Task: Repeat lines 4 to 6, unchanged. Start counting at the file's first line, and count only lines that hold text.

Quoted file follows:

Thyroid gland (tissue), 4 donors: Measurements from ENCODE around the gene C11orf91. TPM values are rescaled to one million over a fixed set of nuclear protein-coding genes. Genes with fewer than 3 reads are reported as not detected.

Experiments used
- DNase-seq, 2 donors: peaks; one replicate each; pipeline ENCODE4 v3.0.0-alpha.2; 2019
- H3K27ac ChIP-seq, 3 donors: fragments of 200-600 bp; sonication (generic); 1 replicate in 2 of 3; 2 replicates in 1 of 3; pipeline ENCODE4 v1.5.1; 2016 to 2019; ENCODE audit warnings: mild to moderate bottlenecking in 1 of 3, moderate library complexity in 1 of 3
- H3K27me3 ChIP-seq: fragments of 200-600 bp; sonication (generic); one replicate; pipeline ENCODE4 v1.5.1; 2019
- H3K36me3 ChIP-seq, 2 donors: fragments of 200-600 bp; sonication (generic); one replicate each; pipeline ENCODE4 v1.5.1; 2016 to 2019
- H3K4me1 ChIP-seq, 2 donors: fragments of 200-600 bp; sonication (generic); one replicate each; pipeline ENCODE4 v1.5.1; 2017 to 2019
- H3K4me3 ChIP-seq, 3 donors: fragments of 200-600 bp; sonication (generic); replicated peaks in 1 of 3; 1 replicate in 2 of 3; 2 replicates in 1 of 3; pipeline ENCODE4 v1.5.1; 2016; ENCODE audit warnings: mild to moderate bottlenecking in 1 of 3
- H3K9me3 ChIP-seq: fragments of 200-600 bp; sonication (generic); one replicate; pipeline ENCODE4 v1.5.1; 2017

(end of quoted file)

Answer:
- H3K27ac ChIP-seq, 3 donors: fragments of 200-600 bp; sonication (generic); 1 replicate in 2 of 3; 2 replicates in 1 of 3; pipeline ENCODE4 v1.5.1; 2016 to 2019; ENCODE audit warnings: mild to moderate bottlenecking in 1 of 3, moderate library complexity in 1 of 3
- H3K27me3 ChIP-seq: fragments of 200-600 bp; sonication (generic); one replicate; pipeline ENCODE4 v1.5.1; 2019
- H3K36me3 ChIP-seq, 2 donors: fragments of 200-600 bp; sonication (generic); one replicate each; pipeline ENCODE4 v1.5.1; 2016 to 2019